Thursday, April 27, 2017

King of the Bench

y648.png (396×600)Just when you thought that the middle grade lovable loser category was filled along comes Steve Moore with No Fear, the first installment in the King of the Bench series. If you have read all the Timmy Failure, Diary of a Wimpy Kid and The Misadventures of Max Crumbly series then you should make a beeline for this book.

Steve is an average middle schooler with great (if not somewhat overprotective) parents. He desperately wants to be a sports star and baseball is his sport of choice. He has a few problems however: he's not exactly a star athlete, he has a paralyzing phobia and the team already has a few star athletes already, one of whom happens to be a girl he finds attractive.

Steve's weird tryout to get on the team, his daily school routine, his unorthodox pets, his crazy friends and more are all detailed in this laugh-out-loud book (the sporting goods store episode is particularly hilarious as is Carlos' gas issues).

Books like these are formulaic to some extent but I think part of their continuing appeal is that many more athletes than not are average and most kids are average and there's nothing wrong with that.  The fact that the main character is named Steve suggests that there may be some autobiographical details
in the book (or not, maybe I'm trying to read too much into it). This is a fun, quick read for grades 3 and up.

Wednesday, April 19, 2017

STEM on a Budget- Things that Move

 Budget cuts affect everyone and the climate since the turn of the year has not been friendly to libraries to say the least what with threats to various funding sources and the like. Conversely however, STEM and STEM-based programs have gained traction in schools and libraries as educators seek to make science fun again.

These programs however cost money and a single magnetic set for example can cost well into the hundreds on Lakeshore and similar sites. This post  is  snapshot of a recent STEM program for babies and toddlers that I put on at my library. I work in a multi branch system and we have a library of materials available for check out so this enabled me to use materials free of charge. I did make some simple ramps using some cheap posterboard I got at the dollar store.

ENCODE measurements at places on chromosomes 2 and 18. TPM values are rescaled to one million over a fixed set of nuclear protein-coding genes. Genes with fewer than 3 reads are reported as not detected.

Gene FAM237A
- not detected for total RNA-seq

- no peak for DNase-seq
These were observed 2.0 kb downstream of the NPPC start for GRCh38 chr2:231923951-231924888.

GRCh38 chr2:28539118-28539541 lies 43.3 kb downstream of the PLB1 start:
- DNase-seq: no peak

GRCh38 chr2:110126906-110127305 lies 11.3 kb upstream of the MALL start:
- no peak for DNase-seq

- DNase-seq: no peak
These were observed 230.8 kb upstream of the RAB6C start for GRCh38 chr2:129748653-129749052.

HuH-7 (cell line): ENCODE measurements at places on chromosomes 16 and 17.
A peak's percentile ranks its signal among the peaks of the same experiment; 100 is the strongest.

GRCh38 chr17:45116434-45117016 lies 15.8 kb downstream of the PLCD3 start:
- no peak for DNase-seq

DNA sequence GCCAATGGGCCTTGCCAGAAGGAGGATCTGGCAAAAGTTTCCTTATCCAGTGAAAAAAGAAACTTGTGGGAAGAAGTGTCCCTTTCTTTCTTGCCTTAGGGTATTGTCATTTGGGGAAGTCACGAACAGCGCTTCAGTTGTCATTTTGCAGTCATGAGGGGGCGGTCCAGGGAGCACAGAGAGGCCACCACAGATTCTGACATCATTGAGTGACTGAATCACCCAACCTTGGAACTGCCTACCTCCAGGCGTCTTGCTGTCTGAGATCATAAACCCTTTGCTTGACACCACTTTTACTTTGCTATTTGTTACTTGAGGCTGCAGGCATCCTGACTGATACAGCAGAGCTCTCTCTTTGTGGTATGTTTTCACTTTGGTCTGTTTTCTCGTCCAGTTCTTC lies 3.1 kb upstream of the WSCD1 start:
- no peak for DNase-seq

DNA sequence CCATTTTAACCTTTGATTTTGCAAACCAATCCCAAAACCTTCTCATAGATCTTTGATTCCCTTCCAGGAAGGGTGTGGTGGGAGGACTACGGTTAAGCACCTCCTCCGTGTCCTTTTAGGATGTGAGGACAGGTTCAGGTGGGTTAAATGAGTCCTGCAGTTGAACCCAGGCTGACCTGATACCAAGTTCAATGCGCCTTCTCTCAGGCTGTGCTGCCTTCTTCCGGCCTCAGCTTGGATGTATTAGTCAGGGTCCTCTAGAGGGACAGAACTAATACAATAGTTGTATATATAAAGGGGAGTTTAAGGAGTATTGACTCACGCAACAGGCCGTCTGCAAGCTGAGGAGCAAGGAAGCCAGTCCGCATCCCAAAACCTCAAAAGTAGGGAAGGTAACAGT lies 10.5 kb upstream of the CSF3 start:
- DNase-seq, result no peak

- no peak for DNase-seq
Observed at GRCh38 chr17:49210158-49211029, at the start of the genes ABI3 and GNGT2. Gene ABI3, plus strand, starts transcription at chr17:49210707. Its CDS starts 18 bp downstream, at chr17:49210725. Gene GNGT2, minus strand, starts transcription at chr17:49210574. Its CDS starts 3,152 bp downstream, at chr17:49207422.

I did not want to forget babies since they often are the furthest ones from our mind when we think of every program except baby storytime. However if we provide simple directions to the parents and caregivers and provide an inviting space, the little ones can indeed have a great time. One thing I would change for next time is to make a few small 3x 5 laminated cards with simple instructions for activities parents can do at home with their little ones.

In the next few months we will do Texture, Size and Shape. That should provide lots of fun learning opportunities for families.

Friday, April 7, 2017

The Harlem Charade by Natasha Tarpley

61lNbRTlzwL._SX329_BO1,204,203,200_.jpg (331×499)Is it ever too early to encourage kids to become active in their community? From an early age some parents teach their offspring about volunteering, fundraising, canned food drives and the like. Some kids however become influenced by what their parents and guardians don't do and this is part of the story in this novel for middle grade readers.

Jin's grandparents run a bodega and make kimchi and she is content to help out in the store and journal her observations. Then two weird things occur. One night an older gent buys a goat's head pez dispenser and then later a kid from her school comes in and leaves metro cards on the shelves. Thus begins some new friendships as her world opens up.

Jin along with a reticent classmate named Alex and a newcomer called Elvin are drawn into a decades old mystery that involves history, friendship and art. In the process they learn about each other, about themselves and about the wonderful borough in which they live.  The author Tarpley lived in Harlem and her love for the borough shows in her descriptions of the streets and various sections of the borough.

Gentrification is not something you see covered a lot in middle grade fiction, neither is the Harlem Renaissance but Tarpley manages to do so without being heavy-handed. I recommend this book for ages 8+. Some read alikes to it are The Great Shelby Holmes by Elizabeth Eulberg, Blue Balliett's The Wright 3 and Kate Messner's Capture the Flag.